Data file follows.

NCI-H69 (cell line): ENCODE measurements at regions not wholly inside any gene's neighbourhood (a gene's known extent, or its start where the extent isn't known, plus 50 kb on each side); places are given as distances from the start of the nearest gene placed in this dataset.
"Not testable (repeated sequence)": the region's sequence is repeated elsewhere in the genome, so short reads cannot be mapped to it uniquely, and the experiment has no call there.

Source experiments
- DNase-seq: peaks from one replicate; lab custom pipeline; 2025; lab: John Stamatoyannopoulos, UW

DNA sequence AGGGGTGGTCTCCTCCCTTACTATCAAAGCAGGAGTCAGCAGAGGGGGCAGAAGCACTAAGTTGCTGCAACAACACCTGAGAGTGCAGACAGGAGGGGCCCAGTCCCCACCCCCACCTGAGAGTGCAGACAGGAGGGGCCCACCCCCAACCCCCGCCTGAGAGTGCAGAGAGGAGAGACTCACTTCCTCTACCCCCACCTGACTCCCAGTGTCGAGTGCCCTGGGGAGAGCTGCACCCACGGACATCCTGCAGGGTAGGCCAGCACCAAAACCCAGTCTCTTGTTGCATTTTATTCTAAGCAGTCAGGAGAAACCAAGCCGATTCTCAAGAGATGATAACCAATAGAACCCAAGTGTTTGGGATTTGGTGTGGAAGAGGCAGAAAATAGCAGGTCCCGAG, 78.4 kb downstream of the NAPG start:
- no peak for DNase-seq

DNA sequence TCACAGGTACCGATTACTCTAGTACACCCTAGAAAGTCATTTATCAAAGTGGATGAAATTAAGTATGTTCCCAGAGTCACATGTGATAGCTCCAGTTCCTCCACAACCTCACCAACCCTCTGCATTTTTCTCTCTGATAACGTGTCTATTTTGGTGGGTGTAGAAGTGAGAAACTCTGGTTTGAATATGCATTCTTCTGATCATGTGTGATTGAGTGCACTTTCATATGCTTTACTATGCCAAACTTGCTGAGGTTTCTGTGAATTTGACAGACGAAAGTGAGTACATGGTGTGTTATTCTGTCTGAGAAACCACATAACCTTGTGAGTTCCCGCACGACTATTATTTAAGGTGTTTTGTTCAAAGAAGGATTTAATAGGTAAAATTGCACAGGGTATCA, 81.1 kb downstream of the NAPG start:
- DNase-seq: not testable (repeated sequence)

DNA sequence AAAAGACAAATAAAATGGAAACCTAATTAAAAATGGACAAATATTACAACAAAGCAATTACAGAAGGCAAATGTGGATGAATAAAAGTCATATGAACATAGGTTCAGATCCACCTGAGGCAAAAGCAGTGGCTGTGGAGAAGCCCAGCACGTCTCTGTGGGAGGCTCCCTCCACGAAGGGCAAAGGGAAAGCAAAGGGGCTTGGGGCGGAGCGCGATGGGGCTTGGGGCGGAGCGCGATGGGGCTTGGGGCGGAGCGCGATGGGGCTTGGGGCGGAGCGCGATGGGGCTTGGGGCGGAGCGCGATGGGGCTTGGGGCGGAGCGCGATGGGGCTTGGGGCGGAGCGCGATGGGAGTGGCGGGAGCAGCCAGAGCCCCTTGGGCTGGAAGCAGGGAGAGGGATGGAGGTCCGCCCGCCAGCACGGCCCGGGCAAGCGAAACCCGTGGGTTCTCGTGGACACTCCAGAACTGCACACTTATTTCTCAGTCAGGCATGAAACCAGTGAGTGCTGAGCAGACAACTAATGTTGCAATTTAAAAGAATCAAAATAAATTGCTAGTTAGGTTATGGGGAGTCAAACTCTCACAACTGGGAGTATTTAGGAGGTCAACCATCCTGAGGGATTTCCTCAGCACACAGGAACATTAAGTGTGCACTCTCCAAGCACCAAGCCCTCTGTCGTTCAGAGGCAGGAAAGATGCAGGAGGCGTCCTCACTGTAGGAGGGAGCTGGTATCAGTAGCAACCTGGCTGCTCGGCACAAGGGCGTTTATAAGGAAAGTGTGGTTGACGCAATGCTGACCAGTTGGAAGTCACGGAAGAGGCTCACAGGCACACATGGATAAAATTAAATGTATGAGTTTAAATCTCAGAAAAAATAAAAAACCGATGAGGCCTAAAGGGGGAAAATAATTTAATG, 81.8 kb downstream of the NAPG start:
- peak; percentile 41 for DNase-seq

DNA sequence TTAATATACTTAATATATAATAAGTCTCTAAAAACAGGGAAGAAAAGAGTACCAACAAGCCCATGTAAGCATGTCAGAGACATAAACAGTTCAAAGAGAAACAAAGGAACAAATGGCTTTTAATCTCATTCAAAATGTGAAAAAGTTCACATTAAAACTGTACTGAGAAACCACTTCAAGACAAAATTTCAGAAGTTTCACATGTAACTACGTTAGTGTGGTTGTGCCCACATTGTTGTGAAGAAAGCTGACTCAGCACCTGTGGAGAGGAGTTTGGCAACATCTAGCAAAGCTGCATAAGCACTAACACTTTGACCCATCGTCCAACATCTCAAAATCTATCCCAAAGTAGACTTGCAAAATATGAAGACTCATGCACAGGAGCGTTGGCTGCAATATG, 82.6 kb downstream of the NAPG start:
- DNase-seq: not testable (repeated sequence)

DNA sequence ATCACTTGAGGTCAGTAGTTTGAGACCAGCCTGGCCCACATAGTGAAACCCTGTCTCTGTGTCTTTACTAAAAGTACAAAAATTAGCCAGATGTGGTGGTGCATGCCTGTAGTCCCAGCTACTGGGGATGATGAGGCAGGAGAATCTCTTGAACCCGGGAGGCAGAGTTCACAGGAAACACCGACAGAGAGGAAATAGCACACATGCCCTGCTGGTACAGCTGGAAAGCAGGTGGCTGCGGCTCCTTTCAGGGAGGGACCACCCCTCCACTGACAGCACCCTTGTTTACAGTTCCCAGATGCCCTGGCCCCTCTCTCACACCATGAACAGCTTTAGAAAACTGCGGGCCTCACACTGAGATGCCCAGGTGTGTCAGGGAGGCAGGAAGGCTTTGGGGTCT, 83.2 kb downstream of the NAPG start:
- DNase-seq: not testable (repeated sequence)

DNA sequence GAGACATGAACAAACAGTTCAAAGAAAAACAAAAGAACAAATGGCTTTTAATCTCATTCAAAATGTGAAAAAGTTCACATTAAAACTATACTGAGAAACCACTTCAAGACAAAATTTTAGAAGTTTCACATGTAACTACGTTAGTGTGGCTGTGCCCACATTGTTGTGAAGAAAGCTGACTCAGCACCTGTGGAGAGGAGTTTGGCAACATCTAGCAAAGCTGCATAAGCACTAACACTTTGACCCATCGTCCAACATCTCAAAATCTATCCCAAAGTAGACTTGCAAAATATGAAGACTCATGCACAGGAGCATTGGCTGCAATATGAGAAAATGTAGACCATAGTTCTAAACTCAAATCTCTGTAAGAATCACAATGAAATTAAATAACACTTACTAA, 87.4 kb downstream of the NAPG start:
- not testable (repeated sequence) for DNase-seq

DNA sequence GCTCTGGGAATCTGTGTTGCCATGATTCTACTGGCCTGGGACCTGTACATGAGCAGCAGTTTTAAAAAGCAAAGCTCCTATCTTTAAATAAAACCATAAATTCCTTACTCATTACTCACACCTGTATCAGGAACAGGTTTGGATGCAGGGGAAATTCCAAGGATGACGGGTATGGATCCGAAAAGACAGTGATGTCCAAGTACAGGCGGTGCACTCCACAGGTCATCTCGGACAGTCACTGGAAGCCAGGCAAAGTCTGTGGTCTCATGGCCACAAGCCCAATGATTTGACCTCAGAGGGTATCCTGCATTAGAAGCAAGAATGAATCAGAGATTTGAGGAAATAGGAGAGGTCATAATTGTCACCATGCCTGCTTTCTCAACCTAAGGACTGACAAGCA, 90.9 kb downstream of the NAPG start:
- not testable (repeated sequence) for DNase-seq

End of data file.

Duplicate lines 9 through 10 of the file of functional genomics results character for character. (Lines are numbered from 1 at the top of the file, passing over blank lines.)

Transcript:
DNA sequence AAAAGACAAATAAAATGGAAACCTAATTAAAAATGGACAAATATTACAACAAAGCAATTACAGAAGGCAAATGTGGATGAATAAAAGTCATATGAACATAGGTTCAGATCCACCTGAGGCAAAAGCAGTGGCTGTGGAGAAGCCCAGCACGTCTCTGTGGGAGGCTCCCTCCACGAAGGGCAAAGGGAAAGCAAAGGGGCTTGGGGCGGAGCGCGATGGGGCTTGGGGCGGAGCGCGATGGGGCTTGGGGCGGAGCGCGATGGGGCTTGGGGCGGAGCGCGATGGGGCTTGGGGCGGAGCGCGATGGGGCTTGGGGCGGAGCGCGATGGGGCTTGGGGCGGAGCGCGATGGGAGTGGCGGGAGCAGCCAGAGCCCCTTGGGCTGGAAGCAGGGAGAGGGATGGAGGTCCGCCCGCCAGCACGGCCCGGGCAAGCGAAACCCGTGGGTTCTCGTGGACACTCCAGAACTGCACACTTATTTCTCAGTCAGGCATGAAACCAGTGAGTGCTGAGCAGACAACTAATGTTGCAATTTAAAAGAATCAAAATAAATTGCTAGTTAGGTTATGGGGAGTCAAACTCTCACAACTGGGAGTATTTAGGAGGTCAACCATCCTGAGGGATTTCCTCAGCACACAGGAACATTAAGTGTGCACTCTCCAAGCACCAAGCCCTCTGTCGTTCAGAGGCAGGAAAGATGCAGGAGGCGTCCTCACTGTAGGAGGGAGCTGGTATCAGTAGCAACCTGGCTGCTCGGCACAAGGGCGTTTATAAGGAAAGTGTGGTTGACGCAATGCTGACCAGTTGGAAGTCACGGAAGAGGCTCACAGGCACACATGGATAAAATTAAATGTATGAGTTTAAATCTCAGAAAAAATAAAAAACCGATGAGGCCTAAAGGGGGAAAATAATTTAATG, 81.8 kb downstream of the NAPG start:
- peak; percentile 41 for DNase-seq